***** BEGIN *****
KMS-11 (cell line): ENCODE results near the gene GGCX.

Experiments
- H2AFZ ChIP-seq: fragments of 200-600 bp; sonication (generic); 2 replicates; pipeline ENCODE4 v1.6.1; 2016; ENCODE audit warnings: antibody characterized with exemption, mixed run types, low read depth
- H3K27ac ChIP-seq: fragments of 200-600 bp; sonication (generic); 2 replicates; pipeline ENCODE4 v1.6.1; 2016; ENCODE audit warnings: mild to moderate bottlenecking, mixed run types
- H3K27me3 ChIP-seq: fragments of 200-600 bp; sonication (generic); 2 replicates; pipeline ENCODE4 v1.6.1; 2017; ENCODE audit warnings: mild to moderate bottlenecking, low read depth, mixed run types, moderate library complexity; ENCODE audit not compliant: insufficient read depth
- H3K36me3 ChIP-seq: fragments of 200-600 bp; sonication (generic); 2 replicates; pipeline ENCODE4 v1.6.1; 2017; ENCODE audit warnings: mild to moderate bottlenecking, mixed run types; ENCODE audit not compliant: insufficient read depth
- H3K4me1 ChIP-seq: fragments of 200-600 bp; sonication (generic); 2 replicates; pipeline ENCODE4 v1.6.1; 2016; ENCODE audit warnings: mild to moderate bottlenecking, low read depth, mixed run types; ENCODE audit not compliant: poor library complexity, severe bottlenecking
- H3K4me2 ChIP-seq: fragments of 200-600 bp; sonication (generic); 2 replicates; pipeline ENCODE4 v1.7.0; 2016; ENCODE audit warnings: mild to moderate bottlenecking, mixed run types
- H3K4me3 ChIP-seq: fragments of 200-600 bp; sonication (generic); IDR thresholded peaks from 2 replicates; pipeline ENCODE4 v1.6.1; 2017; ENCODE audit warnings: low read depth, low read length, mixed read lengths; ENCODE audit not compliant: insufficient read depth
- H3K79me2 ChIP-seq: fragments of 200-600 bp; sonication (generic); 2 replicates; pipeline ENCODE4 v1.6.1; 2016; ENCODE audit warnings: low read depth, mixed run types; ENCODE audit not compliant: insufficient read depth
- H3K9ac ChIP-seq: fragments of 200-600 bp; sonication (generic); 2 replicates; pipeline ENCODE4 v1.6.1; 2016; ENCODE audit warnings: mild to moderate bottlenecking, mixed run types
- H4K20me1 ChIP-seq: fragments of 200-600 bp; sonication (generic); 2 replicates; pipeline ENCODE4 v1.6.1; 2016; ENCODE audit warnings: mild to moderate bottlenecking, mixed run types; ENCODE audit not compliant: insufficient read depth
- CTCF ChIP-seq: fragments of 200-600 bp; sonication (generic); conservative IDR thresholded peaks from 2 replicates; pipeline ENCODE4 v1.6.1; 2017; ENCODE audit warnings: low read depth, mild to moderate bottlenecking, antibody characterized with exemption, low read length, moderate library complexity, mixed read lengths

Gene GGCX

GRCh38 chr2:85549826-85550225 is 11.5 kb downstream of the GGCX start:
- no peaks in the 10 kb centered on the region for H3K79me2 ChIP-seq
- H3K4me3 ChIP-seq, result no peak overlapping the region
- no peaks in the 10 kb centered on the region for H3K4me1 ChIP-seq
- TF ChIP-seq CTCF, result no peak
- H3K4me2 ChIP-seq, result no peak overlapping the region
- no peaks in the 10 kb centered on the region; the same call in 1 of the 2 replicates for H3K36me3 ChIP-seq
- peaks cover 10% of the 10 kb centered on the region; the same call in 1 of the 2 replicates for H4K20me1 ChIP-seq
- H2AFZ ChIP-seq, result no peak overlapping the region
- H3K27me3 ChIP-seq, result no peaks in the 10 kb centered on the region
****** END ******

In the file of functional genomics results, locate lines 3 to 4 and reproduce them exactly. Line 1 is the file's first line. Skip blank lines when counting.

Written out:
- H2AFZ ChIP-seq: fragments of 200-600 bp; sonication (generic); 2 replicates; pipeline ENCODE4 v1.6.1; 2016; ENCODE audit warnings: antibody characterized with exemption, mixed run types, low read depth
- H3K27ac ChIP-seq: fragments of 200-600 bp; sonication (generic); 2 replicates; pipeline ENCODE4 v1.6.1; 2016; ENCODE audit warnings: mild to moderate bottlenecking, mixed run types